Despair not, O fair Reader, lest the thrilling tale of my stay in Edinburgh may never be finished. Here it comes at last: part 4 — packed with culture, booze and comedy! In technicolor!
And now, let the show begin.
Just a minute, I hear you say: last time we ended on Tuesday, and now already Thursday? What happened with Wednesday? Well, the truth is, I don’t remember. Possibly, I had a quiet day at home with a book. I may have gone out in the evening, but maybe not. Probably plans were made for the rest of the week. In short, the day was good but uneventful. There, happy?
Thursday, I said. Time to run some Errands. First things first, getting some unusual whisky, of the kind which is hard to find abroad. Since an amazing variety of even rare whiskies is exported for fussy amateurs worldwide, this turns out to be something quite hard to find in Scotland. Fortunately specialist shops always seem to have a stash of exclusive stuff somewhere. This shop was no exception, and I was offered to choose from several of their finest exclusive liquors.
Now usually I am a peat man. I like peaty stuff like Laphroaig or Ardbeg, which means I tend to always drink the smoky stuff and miss out completely on the non-smoky ones. Since these form a large class of highly enjoyable and complex whiskies, it was time to broaden my horizon and buy a non peaty sort. (I decided on a 12 years old Deanston, bottled for Glenkeir Treasures: a smooth, woody, sturdily built nectar).
By then lunch time was approaching fast, and I had to stop in, surprise surprise, a pub, for a
pint lunch lunch and a pint. First stop at Rose St 100 (Deuchars), which wasn’t crowded enough for my taste (I was alone; people started coming in as I left). I went on to the Standing Order again (Old Empire IPA, Dark Island), after which I was ready for my second Errand: find a stone.
How now? A stone? Well, a friend of mine from home, upon finding out I was under these exotic skies, asked me to bring her back “a stone”. Intriguing, eh? A stone: what could she mean? Only a few possibilities seemed reasonable: it could be a heather stone, but she would have specified. It could be a stone from the castle wall, or even, speaking of the castle, the Stone of Scone. That one would have made my suitcase overweight anyway, so I decided upon just a simple ol’ stone from the ground, and to find one closeby, Calton Hill seemed the best bet.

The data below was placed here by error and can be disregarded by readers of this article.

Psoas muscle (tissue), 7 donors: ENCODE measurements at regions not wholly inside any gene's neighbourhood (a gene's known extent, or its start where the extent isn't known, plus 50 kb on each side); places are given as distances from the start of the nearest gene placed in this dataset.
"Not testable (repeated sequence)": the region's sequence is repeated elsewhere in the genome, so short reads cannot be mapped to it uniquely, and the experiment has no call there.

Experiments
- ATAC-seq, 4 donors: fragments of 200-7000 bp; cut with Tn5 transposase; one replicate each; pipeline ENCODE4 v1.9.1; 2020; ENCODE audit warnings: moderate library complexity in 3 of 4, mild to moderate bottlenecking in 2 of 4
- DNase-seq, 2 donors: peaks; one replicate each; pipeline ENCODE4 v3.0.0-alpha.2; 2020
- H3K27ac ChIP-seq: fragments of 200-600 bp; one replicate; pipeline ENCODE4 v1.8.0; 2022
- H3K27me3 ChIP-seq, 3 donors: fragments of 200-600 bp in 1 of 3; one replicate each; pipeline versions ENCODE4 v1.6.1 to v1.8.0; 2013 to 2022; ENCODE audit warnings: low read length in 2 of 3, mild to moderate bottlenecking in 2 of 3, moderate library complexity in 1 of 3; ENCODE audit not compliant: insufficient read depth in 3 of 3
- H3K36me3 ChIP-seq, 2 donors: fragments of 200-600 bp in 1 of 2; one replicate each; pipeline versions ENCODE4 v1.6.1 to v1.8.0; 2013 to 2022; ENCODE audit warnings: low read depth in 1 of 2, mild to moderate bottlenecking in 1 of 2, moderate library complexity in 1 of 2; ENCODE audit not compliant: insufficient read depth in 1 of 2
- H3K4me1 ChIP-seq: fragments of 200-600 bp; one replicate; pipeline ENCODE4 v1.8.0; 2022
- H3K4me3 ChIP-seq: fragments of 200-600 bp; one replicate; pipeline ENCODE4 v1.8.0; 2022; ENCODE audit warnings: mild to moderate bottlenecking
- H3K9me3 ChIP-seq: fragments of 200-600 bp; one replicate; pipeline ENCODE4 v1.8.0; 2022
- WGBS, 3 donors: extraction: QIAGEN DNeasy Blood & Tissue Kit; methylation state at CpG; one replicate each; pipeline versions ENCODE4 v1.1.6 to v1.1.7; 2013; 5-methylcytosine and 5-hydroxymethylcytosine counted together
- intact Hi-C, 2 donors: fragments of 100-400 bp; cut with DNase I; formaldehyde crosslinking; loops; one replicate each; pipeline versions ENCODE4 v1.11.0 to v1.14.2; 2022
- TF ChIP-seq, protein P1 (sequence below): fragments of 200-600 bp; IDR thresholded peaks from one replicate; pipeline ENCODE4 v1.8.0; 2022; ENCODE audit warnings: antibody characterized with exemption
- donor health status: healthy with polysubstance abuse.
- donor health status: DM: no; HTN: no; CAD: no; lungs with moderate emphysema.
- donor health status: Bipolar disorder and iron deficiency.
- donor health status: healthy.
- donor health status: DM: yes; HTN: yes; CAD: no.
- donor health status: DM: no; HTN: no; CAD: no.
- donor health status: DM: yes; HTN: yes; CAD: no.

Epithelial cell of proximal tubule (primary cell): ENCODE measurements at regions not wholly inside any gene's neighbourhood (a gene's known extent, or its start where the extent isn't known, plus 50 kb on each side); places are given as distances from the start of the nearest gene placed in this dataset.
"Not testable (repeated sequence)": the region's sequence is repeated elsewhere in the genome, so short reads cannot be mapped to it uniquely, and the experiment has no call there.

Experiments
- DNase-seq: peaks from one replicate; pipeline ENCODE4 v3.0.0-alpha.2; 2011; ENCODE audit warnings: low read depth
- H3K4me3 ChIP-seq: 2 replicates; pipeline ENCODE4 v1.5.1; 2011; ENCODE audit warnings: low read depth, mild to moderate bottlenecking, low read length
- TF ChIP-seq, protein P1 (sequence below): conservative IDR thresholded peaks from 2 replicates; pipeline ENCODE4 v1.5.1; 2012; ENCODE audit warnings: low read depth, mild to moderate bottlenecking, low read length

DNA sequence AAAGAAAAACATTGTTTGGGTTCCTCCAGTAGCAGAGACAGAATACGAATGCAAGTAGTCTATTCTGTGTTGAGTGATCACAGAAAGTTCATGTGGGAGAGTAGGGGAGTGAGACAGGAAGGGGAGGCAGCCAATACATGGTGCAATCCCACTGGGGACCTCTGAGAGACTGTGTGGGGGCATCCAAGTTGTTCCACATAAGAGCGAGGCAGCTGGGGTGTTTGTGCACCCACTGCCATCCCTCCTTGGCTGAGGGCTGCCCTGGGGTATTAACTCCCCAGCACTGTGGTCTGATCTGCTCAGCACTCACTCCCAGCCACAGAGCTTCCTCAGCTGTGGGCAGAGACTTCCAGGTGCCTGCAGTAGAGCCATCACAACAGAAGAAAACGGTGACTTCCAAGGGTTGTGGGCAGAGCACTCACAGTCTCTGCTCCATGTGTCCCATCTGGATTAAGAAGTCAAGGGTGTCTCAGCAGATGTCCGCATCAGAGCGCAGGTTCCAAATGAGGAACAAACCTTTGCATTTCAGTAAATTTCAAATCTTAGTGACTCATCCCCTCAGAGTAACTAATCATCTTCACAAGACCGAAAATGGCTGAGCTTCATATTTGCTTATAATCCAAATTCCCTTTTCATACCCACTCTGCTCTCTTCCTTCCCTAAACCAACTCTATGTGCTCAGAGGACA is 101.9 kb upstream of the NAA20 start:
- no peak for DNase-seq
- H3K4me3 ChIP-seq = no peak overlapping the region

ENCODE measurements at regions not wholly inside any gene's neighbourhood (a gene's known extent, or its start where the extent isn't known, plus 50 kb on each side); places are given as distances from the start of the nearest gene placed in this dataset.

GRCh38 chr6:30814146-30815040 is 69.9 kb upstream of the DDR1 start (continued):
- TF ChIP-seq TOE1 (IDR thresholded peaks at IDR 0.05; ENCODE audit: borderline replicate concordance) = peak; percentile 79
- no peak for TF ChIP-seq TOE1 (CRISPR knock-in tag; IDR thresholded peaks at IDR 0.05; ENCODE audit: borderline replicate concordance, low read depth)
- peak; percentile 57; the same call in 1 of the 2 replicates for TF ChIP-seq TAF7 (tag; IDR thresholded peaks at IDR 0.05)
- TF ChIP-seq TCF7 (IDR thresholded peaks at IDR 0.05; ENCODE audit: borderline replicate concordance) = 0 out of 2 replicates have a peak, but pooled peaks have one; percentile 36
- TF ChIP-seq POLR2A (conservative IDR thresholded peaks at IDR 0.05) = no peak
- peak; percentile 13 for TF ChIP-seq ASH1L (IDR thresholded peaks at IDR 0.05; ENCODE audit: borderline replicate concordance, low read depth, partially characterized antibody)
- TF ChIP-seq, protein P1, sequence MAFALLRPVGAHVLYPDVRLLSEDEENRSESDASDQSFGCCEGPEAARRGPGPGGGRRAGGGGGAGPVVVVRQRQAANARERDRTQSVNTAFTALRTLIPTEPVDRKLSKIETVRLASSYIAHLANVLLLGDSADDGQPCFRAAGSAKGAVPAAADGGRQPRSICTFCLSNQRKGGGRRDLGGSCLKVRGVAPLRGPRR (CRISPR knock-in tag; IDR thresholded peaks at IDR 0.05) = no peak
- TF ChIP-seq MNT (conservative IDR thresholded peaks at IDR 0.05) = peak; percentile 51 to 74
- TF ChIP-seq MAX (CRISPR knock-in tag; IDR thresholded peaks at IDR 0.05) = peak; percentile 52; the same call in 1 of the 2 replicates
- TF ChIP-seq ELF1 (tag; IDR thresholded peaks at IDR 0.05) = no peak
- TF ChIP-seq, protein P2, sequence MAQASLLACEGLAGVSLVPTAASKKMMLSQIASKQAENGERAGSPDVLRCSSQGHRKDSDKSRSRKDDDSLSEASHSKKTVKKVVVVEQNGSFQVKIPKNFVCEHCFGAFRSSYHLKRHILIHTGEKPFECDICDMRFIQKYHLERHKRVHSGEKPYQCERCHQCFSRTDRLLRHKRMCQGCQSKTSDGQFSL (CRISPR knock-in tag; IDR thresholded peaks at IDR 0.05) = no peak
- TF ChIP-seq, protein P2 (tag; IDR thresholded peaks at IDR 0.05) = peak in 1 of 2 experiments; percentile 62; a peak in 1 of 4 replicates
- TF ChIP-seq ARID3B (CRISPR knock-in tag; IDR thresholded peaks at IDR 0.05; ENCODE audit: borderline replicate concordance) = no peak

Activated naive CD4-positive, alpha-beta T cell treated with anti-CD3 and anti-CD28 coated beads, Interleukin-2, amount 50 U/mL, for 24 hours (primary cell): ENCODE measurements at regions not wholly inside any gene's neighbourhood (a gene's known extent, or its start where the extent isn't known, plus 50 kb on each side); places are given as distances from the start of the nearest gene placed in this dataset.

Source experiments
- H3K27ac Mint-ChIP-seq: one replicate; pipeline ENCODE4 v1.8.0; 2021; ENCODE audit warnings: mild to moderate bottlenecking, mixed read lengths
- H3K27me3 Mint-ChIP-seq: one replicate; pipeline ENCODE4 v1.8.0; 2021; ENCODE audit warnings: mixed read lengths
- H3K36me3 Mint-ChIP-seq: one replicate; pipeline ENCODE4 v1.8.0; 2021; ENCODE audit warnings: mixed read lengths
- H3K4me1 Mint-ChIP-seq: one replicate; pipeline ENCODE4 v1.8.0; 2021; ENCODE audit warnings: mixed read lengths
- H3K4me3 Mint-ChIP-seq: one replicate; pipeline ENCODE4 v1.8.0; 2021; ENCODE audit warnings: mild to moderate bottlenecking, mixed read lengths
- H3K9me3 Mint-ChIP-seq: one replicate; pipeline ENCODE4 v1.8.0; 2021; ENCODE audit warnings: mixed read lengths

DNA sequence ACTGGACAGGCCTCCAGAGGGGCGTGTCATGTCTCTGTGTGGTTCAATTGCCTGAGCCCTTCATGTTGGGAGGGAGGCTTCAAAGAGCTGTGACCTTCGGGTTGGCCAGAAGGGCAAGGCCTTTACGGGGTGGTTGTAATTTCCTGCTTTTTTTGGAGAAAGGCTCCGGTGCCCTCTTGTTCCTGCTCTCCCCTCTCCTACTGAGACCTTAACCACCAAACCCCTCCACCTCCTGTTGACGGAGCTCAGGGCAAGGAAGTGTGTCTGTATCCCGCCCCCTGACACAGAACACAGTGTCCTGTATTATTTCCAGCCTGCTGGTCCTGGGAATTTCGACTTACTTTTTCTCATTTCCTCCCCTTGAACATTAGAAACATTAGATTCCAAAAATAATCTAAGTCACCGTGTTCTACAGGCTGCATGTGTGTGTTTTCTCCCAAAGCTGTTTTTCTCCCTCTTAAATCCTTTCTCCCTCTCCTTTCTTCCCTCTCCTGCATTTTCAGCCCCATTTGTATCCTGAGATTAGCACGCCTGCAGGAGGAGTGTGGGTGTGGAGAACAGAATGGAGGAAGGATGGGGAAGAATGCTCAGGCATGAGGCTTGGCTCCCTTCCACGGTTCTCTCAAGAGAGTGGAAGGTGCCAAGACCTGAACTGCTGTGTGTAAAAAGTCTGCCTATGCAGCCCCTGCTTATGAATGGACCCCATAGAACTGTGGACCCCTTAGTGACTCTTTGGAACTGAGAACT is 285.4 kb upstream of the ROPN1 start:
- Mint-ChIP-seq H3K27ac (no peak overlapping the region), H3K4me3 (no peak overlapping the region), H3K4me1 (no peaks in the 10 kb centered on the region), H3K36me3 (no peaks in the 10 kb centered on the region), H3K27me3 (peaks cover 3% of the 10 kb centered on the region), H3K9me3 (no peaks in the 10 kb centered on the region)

Eventually I found a stone to my taste, small, black, at once edgy and smooth, a metaphor for the small and winding dark streets of Edinburgh filled with rough yet friendly people.
With the satisfaction of a job well done, I decided it was time to get a hot towel shave, an oh so old project of mine. I warmly recommend it by the way; it’s a very relaxing experience. The hairdresser also asked if I wanted my hair cut, and while that wasn’t the first plan, I thought, what the hell, let’s do it. And she asked how I wanted my hair, and I said shorter. I may even have said, much shorter.
At this point you should be told I wear glasses. I’ve tried contacts before, and while it is convenient at the hairdresser’s or in warm bakeries in winter (spectacles wearers will understand), it wasn’t really me and I swiftly went back to glasses. Anyway, without my glasses on, like at the haidresser’s, I’m blind as a bat. As a side-effect, I tend to just fade out all my environment and be generally unaware of everything, lost in my thoughts (or what passes as thoughts), not speaking to people, barely responsive to external stimuli.
So there I was, helplessly sitting in the hairdresser’s comfy chair, with an impressionistic view of my surroundings, when I noticed the hairdresser grabbing the electric clippers, and zzzzt! starting to shave away the sides of my head. My heart stopped beating for a moment and, having realised that there was nothing I could do anymore, resumed at a normal rate. So I just sat there, hoping for the best and enjoying the haircut.